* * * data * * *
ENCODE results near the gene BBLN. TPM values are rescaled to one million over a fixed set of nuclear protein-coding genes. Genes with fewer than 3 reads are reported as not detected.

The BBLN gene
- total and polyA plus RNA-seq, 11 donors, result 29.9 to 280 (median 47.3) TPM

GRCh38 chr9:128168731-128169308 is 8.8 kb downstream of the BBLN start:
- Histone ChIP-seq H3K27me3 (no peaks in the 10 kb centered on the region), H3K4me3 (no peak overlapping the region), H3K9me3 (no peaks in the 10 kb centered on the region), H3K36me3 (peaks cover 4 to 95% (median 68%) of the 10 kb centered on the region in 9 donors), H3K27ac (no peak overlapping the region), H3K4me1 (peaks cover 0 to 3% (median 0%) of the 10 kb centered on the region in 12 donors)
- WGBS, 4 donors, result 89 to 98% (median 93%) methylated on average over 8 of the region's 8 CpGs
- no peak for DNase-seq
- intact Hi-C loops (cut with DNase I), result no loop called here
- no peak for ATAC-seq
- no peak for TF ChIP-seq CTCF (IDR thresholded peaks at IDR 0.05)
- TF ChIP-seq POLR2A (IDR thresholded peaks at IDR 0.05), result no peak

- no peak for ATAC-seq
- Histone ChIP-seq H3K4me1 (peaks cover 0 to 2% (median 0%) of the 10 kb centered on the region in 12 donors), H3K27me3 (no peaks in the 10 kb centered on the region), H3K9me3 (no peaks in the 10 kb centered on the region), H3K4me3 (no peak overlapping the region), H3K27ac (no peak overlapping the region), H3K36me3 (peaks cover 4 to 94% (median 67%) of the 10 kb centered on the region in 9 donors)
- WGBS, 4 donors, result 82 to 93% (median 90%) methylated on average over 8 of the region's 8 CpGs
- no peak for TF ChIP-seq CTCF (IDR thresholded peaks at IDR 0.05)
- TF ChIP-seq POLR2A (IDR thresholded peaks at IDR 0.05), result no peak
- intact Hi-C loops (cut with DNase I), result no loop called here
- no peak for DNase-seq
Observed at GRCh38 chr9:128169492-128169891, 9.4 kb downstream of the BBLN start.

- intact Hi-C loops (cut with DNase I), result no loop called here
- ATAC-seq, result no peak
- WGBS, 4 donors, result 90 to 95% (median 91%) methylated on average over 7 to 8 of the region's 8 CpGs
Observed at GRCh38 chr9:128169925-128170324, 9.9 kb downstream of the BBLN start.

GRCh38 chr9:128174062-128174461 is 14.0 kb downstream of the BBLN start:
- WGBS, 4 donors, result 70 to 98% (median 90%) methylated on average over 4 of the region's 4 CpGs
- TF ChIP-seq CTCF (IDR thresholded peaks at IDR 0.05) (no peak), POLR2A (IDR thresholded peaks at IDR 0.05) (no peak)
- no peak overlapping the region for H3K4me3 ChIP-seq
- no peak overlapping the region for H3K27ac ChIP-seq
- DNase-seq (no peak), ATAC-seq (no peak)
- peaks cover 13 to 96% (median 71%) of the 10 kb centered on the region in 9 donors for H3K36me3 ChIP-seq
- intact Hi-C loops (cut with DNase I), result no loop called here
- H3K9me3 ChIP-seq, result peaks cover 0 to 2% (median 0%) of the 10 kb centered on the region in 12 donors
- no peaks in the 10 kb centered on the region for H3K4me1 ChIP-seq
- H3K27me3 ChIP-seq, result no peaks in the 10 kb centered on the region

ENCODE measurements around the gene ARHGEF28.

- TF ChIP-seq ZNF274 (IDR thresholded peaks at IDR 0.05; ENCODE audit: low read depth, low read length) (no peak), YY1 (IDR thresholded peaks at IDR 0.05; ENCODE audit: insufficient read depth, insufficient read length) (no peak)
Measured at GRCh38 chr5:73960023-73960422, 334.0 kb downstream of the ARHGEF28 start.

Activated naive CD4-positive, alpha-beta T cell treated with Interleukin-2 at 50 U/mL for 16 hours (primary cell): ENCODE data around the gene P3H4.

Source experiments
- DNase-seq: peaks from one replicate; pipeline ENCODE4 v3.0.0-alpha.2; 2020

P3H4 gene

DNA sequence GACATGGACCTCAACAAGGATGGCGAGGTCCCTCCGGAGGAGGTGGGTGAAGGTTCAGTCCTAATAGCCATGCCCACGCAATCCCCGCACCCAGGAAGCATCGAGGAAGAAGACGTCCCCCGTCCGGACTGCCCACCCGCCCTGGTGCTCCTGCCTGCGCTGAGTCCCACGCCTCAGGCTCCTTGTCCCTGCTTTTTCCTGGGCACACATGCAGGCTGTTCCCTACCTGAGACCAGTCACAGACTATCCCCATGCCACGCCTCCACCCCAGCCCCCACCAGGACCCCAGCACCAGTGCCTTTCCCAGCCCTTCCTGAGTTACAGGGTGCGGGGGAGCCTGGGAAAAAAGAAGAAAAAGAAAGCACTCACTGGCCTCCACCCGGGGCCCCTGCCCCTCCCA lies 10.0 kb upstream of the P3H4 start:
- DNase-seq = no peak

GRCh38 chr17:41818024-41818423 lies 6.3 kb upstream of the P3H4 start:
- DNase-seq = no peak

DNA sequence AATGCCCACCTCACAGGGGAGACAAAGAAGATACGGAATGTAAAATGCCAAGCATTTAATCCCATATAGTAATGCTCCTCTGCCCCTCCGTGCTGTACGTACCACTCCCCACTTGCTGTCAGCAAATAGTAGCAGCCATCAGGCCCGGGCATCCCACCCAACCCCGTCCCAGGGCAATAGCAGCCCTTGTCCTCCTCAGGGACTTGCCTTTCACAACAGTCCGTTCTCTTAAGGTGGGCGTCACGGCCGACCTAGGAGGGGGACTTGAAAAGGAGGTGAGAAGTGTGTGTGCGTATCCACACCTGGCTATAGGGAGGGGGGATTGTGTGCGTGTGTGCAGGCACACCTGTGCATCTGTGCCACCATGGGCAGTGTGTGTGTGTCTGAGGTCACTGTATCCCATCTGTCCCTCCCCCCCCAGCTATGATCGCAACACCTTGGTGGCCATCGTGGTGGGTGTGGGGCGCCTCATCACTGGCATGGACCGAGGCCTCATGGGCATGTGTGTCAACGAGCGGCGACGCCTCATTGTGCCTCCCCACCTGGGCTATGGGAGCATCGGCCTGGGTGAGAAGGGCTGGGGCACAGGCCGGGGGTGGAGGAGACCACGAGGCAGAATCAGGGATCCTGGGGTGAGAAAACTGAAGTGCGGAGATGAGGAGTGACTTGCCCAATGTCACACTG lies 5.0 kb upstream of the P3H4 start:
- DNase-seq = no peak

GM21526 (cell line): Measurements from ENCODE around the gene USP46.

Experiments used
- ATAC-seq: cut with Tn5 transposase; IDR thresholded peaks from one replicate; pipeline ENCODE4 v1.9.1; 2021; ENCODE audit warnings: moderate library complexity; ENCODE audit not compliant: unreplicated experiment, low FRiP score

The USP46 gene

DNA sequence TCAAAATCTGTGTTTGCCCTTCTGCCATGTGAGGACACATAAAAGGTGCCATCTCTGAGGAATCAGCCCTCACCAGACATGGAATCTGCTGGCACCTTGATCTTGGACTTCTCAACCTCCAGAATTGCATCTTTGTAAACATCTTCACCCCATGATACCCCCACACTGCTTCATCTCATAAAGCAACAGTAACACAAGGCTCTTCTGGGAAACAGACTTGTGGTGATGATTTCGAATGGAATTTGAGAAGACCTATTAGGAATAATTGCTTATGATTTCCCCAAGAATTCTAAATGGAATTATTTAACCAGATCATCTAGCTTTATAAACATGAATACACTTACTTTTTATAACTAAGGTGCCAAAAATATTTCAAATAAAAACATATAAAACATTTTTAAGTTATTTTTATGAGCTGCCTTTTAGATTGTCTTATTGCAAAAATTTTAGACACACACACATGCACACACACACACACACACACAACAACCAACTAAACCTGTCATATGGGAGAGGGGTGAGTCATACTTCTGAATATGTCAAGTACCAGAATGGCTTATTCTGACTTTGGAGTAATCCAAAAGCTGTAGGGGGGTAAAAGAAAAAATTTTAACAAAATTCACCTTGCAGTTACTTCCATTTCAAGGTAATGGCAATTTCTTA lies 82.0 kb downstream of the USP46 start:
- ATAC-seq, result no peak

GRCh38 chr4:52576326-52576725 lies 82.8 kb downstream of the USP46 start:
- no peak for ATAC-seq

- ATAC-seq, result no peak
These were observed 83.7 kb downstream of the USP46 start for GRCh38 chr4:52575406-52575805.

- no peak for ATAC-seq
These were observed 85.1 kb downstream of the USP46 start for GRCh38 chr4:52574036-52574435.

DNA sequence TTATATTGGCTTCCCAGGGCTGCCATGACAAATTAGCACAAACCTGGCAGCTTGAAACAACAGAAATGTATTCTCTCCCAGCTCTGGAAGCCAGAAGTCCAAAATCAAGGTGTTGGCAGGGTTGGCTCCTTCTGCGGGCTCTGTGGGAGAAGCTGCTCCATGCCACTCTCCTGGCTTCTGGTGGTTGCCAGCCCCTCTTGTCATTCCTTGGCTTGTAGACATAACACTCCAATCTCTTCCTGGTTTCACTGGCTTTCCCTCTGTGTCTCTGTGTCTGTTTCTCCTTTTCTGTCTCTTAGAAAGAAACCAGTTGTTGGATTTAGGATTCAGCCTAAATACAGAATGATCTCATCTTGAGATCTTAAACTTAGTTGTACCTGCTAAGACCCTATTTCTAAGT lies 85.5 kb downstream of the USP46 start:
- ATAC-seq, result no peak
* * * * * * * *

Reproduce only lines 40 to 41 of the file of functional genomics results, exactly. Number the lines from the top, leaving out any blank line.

- DNase-seq: peaks from one replicate; pipeline ENCODE4 v3.0.0-alpha.2; 2020

P3H4 gene